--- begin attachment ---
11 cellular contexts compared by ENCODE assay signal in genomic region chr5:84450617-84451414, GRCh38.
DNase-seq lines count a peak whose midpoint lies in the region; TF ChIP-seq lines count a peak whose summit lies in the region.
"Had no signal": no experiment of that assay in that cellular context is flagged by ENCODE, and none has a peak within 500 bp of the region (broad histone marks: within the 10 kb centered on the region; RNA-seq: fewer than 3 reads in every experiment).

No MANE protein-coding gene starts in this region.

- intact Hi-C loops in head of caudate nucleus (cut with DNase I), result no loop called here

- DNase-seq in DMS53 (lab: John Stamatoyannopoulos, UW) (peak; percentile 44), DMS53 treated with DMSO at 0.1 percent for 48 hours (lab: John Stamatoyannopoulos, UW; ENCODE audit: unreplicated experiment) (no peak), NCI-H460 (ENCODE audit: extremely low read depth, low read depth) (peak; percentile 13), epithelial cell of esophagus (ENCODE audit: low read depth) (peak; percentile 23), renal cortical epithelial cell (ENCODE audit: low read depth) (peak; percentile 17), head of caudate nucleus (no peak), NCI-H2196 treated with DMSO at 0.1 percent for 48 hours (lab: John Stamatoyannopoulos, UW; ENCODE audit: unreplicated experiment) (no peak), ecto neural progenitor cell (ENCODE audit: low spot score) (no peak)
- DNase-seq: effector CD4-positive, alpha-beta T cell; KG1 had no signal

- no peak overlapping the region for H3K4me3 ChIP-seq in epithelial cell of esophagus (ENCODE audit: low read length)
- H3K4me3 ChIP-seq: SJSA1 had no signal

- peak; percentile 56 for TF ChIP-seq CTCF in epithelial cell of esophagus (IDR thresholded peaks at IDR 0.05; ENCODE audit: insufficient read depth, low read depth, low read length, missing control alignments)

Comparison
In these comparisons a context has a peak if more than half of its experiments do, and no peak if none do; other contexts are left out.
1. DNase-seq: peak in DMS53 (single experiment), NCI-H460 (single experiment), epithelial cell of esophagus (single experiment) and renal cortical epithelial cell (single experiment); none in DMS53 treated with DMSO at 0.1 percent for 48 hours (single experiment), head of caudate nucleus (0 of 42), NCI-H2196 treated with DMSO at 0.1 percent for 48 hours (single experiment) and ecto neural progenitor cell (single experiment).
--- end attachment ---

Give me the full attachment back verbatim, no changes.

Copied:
11 cellular contexts compared by ENCODE assay signal in genomic region chr5:84450617-84451414, GRCh38.
DNase-seq lines count a peak whose midpoint lies in the region; TF ChIP-seq lines count a peak whose summit lies in the region.
"Had no signal": no experiment of that assay in that cellular context is flagged by ENCODE, and none has a peak within 500 bp of the region (broad histone marks: within the 10 kb centered on the region; RNA-seq: fewer than 3 reads in every experiment).

No MANE protein-coding gene starts in this region.

- intact Hi-C loops in head of caudate nucleus (cut with DNase I), result no loop called here

- DNase-seq in DMS53 (lab: John Stamatoyannopoulos, UW) (peak; percentile 44), DMS53 treated with DMSO at 0.1 percent for 48 hours (lab: John Stamatoyannopoulos, UW; ENCODE audit: unreplicated experiment) (no peak), NCI-H460 (ENCODE audit: extremely low read depth, low read depth) (peak; percentile 13), epithelial cell of esophagus (ENCODE audit: low read depth) (peak; percentile 23), renal cortical epithelial cell (ENCODE audit: low read depth) (peak; percentile 17), head of caudate nucleus (no peak), NCI-H2196 treated with DMSO at 0.1 percent for 48 hours (lab: John Stamatoyannopoulos, UW; ENCODE audit: unreplicated experiment) (no peak), ecto neural progenitor cell (ENCODE audit: low spot score) (no peak)
- DNase-seq: effector CD4-positive, alpha-beta T cell; KG1 had no signal

- no peak overlapping the region for H3K4me3 ChIP-seq in epithelial cell of esophagus (ENCODE audit: low read length)
- H3K4me3 ChIP-seq: SJSA1 had no signal

- peak; percentile 56 for TF ChIP-seq CTCF in epithelial cell of esophagus (IDR thresholded peaks at IDR 0.05; ENCODE audit: insufficient read depth, low read depth, low read length, missing control alignments)

Comparison
In these comparisons a context has a peak if more than half of its experiments do, and no peak if none do; other contexts are left out.
1. DNase-seq: peak in DMS53 (single experiment), NCI-H460 (single experiment), epithelial cell of esophagus (single experiment) and renal cortical epithelial cell (single experiment); none in DMS53 treated with DMSO at 0.1 percent for 48 hours (single experiment), head of caudate nucleus (0 of 42), NCI-H2196 treated with DMSO at 0.1 percent for 48 hours (single experiment) and ecto neural progenitor cell (single experiment).